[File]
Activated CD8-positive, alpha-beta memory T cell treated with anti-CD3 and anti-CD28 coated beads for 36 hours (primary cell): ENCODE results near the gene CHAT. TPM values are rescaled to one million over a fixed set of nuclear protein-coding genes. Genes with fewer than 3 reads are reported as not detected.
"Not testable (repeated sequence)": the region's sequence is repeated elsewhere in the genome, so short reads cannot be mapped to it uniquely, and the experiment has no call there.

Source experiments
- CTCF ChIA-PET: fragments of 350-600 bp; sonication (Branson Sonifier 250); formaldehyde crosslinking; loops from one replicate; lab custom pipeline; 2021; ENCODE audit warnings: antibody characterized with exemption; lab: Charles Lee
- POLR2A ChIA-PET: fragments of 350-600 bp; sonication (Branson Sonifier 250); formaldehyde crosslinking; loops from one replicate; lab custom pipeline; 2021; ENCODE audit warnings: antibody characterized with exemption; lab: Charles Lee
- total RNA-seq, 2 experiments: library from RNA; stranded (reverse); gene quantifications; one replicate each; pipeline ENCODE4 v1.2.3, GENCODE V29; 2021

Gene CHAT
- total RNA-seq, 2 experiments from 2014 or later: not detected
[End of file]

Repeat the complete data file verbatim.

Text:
Activated CD8-positive, alpha-beta memory T cell treated with anti-CD3 and anti-CD28 coated beads for 36 hours (primary cell): ENCODE results near the gene CHAT. TPM values are rescaled to one million over a fixed set of nuclear protein-coding genes. Genes with fewer than 3 reads are reported as not detected.
"Not testable (repeated sequence)": the region's sequence is repeated elsewhere in the genome, so short reads cannot be mapped to it uniquely, and the experiment has no call there.

Source experiments
- CTCF ChIA-PET: fragments of 350-600 bp; sonication (Branson Sonifier 250); formaldehyde crosslinking; loops from one replicate; lab custom pipeline; 2021; ENCODE audit warnings: antibody characterized with exemption; lab: Charles Lee
- POLR2A ChIA-PET: fragments of 350-600 bp; sonication (Branson Sonifier 250); formaldehyde crosslinking; loops from one replicate; lab custom pipeline; 2021; ENCODE audit warnings: antibody characterized with exemption; lab: Charles Lee
- total RNA-seq, 2 experiments: library from RNA; stranded (reverse); gene quantifications; one replicate each; pipeline ENCODE4 v1.2.3, GENCODE V29; 2021

Gene CHAT
- total RNA-seq, 2 experiments from 2014 or later: not detected